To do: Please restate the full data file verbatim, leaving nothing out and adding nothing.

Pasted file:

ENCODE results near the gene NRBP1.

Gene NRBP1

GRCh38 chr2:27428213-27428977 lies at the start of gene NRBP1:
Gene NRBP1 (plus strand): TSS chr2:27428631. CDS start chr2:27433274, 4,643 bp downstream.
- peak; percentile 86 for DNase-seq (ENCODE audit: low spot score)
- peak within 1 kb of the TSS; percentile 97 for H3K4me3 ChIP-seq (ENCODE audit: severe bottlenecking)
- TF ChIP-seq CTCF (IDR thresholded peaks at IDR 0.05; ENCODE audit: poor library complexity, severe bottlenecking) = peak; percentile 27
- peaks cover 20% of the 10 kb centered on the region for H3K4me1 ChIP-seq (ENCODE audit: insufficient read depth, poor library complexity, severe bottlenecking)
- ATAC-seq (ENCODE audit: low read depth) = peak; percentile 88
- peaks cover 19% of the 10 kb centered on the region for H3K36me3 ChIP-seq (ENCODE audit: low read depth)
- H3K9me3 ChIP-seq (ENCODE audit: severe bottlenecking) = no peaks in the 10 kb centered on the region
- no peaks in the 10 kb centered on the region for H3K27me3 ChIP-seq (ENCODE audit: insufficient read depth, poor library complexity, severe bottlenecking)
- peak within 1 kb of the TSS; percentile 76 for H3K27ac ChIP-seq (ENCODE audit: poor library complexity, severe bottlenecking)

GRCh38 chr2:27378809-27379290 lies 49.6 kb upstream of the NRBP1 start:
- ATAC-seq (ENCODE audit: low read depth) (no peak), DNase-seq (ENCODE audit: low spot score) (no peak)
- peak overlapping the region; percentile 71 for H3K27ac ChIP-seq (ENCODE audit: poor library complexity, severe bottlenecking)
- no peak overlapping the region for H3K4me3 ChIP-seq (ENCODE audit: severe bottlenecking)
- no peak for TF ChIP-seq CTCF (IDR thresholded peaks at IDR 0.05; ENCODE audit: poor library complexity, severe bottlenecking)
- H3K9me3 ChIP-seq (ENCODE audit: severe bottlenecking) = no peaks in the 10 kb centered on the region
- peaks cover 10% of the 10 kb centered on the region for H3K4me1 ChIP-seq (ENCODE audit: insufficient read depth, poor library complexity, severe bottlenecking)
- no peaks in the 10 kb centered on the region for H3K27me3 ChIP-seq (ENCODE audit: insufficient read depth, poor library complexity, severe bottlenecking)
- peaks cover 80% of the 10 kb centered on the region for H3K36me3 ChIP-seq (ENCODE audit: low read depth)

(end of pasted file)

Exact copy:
ENCODE results near the gene NRBP1.

Gene NRBP1

GRCh38 chr2:27428213-27428977 lies at the start of gene NRBP1:
Gene NRBP1 (plus strand): TSS chr2:27428631. CDS start chr2:27433274, 4,643 bp downstream.
- peak; percentile 86 for DNase-seq (ENCODE audit: low spot score)
- peak within 1 kb of the TSS; percentile 97 for H3K4me3 ChIP-seq (ENCODE audit: severe bottlenecking)
- TF ChIP-seq CTCF (IDR thresholded peaks at IDR 0.05; ENCODE audit: poor library complexity, severe bottlenecking) = peak; percentile 27
- peaks cover 20% of the 10 kb centered on the region for H3K4me1 ChIP-seq (ENCODE audit: insufficient read depth, poor library complexity, severe bottlenecking)
- ATAC-seq (ENCODE audit: low read depth) = peak; percentile 88
- peaks cover 19% of the 10 kb centered on the region for H3K36me3 ChIP-seq (ENCODE audit: low read depth)
- H3K9me3 ChIP-seq (ENCODE audit: severe bottlenecking) = no peaks in the 10 kb centered on the region
- no peaks in the 10 kb centered on the region for H3K27me3 ChIP-seq (ENCODE audit: insufficient read depth, poor library complexity, severe bottlenecking)
- peak within 1 kb of the TSS; percentile 76 for H3K27ac ChIP-seq (ENCODE audit: poor library complexity, severe bottlenecking)

GRCh38 chr2:27378809-27379290 lies 49.6 kb upstream of the NRBP1 start:
- ATAC-seq (ENCODE audit: low read depth) (no peak), DNase-seq (ENCODE audit: low spot score) (no peak)
- peak overlapping the region; percentile 71 for H3K27ac ChIP-seq (ENCODE audit: poor library complexity, severe bottlenecking)
- no peak overlapping the region for H3K4me3 ChIP-seq (ENCODE audit: severe bottlenecking)
- no peak for TF ChIP-seq CTCF (IDR thresholded peaks at IDR 0.05; ENCODE audit: poor library complexity, severe bottlenecking)
- H3K9me3 ChIP-seq (ENCODE audit: severe bottlenecking) = no peaks in the 10 kb centered on the region
- peaks cover 10% of the 10 kb centered on the region for H3K4me1 ChIP-seq (ENCODE audit: insufficient read depth, poor library complexity, severe bottlenecking)
- no peaks in the 10 kb centered on the region for H3K27me3 ChIP-seq (ENCODE audit: insufficient read depth, poor library complexity, severe bottlenecking)
- peaks cover 80% of the 10 kb centered on the region for H3K36me3 ChIP-seq (ENCODE audit: low read depth)